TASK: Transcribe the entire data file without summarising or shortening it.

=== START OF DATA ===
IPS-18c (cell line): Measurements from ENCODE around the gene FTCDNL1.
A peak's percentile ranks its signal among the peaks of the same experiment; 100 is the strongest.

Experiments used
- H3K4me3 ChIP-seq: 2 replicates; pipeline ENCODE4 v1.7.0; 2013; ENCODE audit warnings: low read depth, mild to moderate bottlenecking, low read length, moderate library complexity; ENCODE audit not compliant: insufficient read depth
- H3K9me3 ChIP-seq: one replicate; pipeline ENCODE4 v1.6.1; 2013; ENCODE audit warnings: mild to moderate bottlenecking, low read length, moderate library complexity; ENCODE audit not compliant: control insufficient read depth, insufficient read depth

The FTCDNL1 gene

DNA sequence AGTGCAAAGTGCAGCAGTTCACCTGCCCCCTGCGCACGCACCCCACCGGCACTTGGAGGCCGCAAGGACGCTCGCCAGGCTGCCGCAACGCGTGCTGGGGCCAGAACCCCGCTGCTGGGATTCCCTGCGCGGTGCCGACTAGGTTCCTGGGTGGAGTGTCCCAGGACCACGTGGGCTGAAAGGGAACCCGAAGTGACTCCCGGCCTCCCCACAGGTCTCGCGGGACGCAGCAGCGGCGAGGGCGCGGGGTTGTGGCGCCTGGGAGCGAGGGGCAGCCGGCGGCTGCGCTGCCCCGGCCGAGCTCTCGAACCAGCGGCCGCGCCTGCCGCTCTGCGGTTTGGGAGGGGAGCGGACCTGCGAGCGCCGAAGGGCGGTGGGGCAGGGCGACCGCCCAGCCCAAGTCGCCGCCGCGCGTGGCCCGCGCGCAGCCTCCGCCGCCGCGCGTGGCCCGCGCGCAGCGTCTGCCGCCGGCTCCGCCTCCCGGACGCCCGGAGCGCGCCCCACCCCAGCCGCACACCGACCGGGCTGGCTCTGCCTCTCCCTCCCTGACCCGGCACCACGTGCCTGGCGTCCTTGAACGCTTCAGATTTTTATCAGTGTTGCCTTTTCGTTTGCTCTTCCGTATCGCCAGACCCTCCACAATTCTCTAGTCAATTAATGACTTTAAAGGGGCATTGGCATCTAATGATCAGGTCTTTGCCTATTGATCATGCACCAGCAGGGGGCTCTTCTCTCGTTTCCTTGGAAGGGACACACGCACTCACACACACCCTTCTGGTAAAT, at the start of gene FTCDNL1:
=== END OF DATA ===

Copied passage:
IPS-18c (cell line): Measurements from ENCODE around the gene FTCDNL1.
A peak's percentile ranks its signal among the peaks of the same experiment; 100 is the strongest.

Experiments used
- H3K4me3 ChIP-seq: 2 replicates; pipeline ENCODE4 v1.7.0; 2013; ENCODE audit warnings: low read depth, mild to moderate bottlenecking, low read length, moderate library complexity; ENCODE audit not compliant: insufficient read depth
- H3K9me3 ChIP-seq: one replicate; pipeline ENCODE4 v1.6.1; 2013; ENCODE audit warnings: mild to moderate bottlenecking, low read length, moderate library complexity; ENCODE audit not compliant: control insufficient read depth, insufficient read depth

The FTCDNL1 gene

DNA sequence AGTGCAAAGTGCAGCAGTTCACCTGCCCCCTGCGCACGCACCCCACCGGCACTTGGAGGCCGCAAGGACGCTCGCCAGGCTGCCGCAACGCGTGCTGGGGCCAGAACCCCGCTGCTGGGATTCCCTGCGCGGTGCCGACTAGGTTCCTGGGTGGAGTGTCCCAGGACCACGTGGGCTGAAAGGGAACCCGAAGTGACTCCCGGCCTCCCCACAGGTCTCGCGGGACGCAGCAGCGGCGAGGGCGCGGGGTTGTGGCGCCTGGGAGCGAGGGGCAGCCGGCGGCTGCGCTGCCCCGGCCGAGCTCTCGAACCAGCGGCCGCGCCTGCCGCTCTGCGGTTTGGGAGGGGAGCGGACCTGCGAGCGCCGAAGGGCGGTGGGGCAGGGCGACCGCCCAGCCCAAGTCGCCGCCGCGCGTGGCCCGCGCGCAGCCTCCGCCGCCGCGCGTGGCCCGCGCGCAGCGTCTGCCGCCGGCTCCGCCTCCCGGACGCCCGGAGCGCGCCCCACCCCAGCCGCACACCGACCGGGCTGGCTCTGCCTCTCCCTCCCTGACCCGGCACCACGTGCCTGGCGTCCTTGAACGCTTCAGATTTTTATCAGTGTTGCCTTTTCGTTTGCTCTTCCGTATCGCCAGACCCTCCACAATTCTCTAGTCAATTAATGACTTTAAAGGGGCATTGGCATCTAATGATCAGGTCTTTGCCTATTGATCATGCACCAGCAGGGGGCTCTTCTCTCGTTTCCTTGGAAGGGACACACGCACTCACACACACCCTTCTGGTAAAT, at the start of gene FTCDNL1: